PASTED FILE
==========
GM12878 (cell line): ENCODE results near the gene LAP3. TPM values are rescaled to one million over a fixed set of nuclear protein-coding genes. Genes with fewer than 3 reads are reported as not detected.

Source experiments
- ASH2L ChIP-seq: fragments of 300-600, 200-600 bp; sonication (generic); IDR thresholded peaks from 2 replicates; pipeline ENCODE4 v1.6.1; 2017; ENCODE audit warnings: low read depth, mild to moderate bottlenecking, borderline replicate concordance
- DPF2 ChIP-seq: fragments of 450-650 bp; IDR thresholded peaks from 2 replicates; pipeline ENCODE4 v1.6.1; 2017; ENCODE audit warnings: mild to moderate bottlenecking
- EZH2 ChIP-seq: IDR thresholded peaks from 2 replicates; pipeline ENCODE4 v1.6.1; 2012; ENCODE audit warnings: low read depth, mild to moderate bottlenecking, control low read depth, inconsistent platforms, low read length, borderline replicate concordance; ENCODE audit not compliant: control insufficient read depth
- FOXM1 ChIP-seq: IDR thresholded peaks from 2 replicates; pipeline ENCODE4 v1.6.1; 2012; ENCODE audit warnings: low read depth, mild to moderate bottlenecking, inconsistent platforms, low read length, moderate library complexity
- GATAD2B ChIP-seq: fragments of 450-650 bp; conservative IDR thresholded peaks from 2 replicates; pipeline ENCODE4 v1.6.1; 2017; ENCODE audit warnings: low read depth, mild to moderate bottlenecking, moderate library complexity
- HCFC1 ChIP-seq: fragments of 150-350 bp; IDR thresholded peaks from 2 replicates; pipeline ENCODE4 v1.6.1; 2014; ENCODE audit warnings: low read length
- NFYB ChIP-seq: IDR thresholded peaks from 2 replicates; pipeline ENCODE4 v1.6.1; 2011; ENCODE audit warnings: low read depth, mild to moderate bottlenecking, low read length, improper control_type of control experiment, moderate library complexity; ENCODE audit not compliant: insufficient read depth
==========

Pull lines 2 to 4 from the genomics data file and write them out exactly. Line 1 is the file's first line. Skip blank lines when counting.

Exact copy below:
Source experiments
- ASH2L ChIP-seq: fragments of 300-600, 200-600 bp; sonication (generic); IDR thresholded peaks from 2 replicates; pipeline ENCODE4 v1.6.1; 2017; ENCODE audit warnings: low read depth, mild to moderate bottlenecking, borderline replicate concordance
- DPF2 ChIP-seq: fragments of 450-650 bp; IDR thresholded peaks from 2 replicates; pipeline ENCODE4 v1.6.1; 2017; ENCODE audit warnings: mild to moderate bottlenecking